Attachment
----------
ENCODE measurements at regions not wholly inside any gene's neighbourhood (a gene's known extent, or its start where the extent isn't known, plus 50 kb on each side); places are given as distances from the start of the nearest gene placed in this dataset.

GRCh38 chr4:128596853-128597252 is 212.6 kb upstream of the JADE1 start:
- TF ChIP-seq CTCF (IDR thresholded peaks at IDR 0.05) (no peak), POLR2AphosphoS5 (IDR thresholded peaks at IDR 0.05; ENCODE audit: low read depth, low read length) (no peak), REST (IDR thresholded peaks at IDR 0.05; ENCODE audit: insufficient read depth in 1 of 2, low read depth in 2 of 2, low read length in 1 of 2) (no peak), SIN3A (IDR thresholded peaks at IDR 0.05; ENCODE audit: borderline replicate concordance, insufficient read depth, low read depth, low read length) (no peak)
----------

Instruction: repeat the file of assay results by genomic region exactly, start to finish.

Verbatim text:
ENCODE measurements at regions not wholly inside any gene's neighbourhood (a gene's known extent, or its start where the extent isn't known, plus 50 kb on each side); places are given as distances from the start of the nearest gene placed in this dataset.

GRCh38 chr4:128596853-128597252 is 212.6 kb upstream of the JADE1 start:
- TF ChIP-seq CTCF (IDR thresholded peaks at IDR 0.05) (no peak), POLR2AphosphoS5 (IDR thresholded peaks at IDR 0.05; ENCODE audit: low read depth, low read length) (no peak), REST (IDR thresholded peaks at IDR 0.05; ENCODE audit: insufficient read depth in 1 of 2, low read depth in 2 of 2, low read length in 1 of 2) (no peak), SIN3A (IDR thresholded peaks at IDR 0.05; ENCODE audit: borderline replicate concordance, insufficient read depth, low read depth, low read length) (no peak)